29 November 23

Cosa fanno le sigarette al nostro microbiota orale

Una grande analisi nell’ambito dello studio CHRIS mostra gli effetti del fumo e cosa succede quando si smette

Cosa succede alla comunità batterica della nostra bocca quando fumiamo? E che effetto ha smettere sul nostro microbiota orale? Per rispondere a queste domande, un team di ricerca di Eurac Research e dell’Università del Michigan ha analizzato i campioni di saliva di oltre 1600 persone; si tratta di uno dei più grandi studi sul microbiota salivare a livello mondiale. I campioni provengono dallo studio di popolazione CHRIS, in corso da oltre dieci anni in Venosta. Dalle analisi sul microbiota è emerso che chi fuma ha in bocca una comunità microbica significativamente diversa da chi non ha mai fumato. Con l’aumento del consumo di sigarette, il numero di batteri che necessitano di ossigeno diminuisce. Devono passare cinque anni dall’ultima sigaretta, perché il microbiota orale non permetta più di distinguere chi fumava da chi non ha mai iniziato. Lo studio è stato pubblicato in questi giorni su Scientific Reports.


13 October 21

RESPECT THE EMBARGO (13.10.21 - 17 h): Beer and blue cheese already on the menu 2,700 years ago

A team of researchers led by Eurac Research and the Natural History Museum Vienna gains unique insights into the history of cheese production and complex dietary habits of prehistoric Europeans by studying human paleofeces from the Hallstatt salt mine.

We perceive highly processed fermented foods such as beer or cheese primarily as a hallmark of modern times. However historical texts do confirm that milk was fermented in ancient Egypt and, the world's oldest evidence for the actual consumption of blue cheese has now been revealed by a team of researchers. The evidence in question comes from Hallstatt salt mine in Austria in the form of exceptionally well-preserved fecal remains from the Bronze Age to the Baroque period which demonstrate the presence of two fungal species used in the production of blue cheese and beer. The combination of archaeological and molecular analysis has proven particularly fruitful, providing surprising insights both into prehistoric dietary habits and food production. The study results will be published today, October 13, in the renowned journal Current Biology.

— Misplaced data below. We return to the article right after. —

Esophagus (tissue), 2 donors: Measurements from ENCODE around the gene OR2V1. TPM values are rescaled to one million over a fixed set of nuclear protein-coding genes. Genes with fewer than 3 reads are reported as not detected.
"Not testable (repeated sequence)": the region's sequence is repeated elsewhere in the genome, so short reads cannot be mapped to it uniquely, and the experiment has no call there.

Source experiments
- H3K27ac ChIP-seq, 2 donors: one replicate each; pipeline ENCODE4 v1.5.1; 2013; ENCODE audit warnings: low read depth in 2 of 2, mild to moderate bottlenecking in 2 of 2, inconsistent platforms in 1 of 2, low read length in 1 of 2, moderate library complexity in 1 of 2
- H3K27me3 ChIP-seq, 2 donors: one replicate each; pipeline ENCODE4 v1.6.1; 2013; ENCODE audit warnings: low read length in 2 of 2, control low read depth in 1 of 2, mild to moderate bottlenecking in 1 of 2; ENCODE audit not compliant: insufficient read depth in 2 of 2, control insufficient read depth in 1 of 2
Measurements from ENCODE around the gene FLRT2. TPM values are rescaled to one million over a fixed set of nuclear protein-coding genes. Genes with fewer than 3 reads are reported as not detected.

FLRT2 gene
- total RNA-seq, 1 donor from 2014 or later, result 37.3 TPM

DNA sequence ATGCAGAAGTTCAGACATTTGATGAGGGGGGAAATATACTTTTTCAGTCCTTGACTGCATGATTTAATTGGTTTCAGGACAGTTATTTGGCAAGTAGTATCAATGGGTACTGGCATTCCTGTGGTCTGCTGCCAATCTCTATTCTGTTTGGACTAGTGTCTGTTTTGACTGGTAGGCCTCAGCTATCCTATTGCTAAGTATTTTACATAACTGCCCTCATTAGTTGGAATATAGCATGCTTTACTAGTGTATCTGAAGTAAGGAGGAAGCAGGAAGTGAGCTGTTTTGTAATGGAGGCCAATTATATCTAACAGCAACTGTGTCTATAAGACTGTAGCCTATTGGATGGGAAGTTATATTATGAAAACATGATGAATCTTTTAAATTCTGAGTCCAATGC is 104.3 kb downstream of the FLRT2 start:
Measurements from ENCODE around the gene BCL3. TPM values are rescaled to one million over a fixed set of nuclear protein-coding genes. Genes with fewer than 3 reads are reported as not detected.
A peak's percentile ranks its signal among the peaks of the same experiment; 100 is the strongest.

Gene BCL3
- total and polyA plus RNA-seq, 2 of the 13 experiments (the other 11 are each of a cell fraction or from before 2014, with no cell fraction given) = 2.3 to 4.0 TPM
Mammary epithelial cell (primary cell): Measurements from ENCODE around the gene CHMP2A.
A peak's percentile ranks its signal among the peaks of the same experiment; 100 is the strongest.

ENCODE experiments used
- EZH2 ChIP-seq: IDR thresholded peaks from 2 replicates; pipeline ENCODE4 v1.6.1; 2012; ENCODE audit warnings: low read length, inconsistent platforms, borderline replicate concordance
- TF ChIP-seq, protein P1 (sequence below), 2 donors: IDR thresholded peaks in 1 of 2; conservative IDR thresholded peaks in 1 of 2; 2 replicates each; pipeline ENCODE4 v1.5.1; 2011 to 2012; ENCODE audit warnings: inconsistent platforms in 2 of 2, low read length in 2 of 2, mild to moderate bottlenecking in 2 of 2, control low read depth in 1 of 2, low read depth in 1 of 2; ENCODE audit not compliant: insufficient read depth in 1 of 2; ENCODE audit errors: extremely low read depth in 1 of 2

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04 October 21

Mummy research: Ancient dental calculus - new insights into the evolution of oral microbiota

A research team from Eurac Research and the University of Trento has examined ancient calculus samples from skeletal remains from South Tyrol and Trentino and discovered previously unknown species of microorganisms

Plaque – horrible stuff, right? Well yes, but not entirely: old tooth plaque also known as dental calculus samples provide a valuable source of information about our oral microbiota and its development. A team of researchers from Eurac Research and the University of Trento, examined the calculus of twenty human skeletal remains from South Tyrol and Trentino dating from the Neolithic period to the Early Middle Ages. The team discovered two previously unknown species of a common microorganism in our bodies called Methanobrevibacter. Thanks to the application of a bioinformatics method not yet established in mummy research, the research group was also able to reveal that on a temporal axis of 50,000 years, the diversity of this organism in our oral flora has declined sharply in recent centuries. The results of the study have now been published in the renowned journal "Microbiome".

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